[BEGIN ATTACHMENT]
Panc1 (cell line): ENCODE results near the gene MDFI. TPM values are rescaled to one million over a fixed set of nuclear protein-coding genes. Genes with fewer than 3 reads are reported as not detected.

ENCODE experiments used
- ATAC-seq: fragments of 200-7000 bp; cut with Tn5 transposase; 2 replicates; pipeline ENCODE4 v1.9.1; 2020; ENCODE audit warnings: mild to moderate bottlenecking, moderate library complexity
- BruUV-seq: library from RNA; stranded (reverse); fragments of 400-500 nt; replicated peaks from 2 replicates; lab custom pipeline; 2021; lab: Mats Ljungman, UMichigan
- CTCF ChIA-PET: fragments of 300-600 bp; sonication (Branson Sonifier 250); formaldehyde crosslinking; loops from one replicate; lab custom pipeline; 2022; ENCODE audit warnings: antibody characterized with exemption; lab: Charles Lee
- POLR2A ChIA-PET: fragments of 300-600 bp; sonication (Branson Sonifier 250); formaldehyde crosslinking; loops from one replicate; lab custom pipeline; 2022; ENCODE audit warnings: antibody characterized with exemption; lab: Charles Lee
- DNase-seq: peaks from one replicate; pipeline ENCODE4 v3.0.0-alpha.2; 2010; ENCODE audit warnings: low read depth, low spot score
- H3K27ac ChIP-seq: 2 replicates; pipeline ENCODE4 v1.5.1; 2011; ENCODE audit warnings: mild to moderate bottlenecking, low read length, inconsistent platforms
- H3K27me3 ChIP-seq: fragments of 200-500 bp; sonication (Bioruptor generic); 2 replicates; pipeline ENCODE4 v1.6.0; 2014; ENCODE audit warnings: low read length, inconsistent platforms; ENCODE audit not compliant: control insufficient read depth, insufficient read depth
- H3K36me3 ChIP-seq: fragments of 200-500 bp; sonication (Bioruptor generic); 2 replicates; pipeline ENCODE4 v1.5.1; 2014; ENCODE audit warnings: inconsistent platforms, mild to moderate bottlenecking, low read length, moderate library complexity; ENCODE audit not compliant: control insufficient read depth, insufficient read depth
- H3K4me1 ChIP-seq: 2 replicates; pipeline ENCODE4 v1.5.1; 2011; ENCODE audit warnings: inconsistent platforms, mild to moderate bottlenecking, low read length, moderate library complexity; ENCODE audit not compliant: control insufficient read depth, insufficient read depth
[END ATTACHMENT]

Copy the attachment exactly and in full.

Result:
Panc1 (cell line): ENCODE results near the gene MDFI. TPM values are rescaled to one million over a fixed set of nuclear protein-coding genes. Genes with fewer than 3 reads are reported as not detected.

ENCODE experiments used
- ATAC-seq: fragments of 200-7000 bp; cut with Tn5 transposase; 2 replicates; pipeline ENCODE4 v1.9.1; 2020; ENCODE audit warnings: mild to moderate bottlenecking, moderate library complexity
- BruUV-seq: library from RNA; stranded (reverse); fragments of 400-500 nt; replicated peaks from 2 replicates; lab custom pipeline; 2021; lab: Mats Ljungman, UMichigan
- CTCF ChIA-PET: fragments of 300-600 bp; sonication (Branson Sonifier 250); formaldehyde crosslinking; loops from one replicate; lab custom pipeline; 2022; ENCODE audit warnings: antibody characterized with exemption; lab: Charles Lee
- POLR2A ChIA-PET: fragments of 300-600 bp; sonication (Branson Sonifier 250); formaldehyde crosslinking; loops from one replicate; lab custom pipeline; 2022; ENCODE audit warnings: antibody characterized with exemption; lab: Charles Lee
- DNase-seq: peaks from one replicate; pipeline ENCODE4 v3.0.0-alpha.2; 2010; ENCODE audit warnings: low read depth, low spot score
- H3K27ac ChIP-seq: 2 replicates; pipeline ENCODE4 v1.5.1; 2011; ENCODE audit warnings: mild to moderate bottlenecking, low read length, inconsistent platforms
- H3K27me3 ChIP-seq: fragments of 200-500 bp; sonication (Bioruptor generic); 2 replicates; pipeline ENCODE4 v1.6.0; 2014; ENCODE audit warnings: low read length, inconsistent platforms; ENCODE audit not compliant: control insufficient read depth, insufficient read depth
- H3K36me3 ChIP-seq: fragments of 200-500 bp; sonication (Bioruptor generic); 2 replicates; pipeline ENCODE4 v1.5.1; 2014; ENCODE audit warnings: inconsistent platforms, mild to moderate bottlenecking, low read length, moderate library complexity; ENCODE audit not compliant: control insufficient read depth, insufficient read depth
- H3K4me1 ChIP-seq: 2 replicates; pipeline ENCODE4 v1.5.1; 2011; ENCODE audit warnings: inconsistent platforms, mild to moderate bottlenecking, low read length, moderate library complexity; ENCODE audit not compliant: control insufficient read depth, insufficient read depth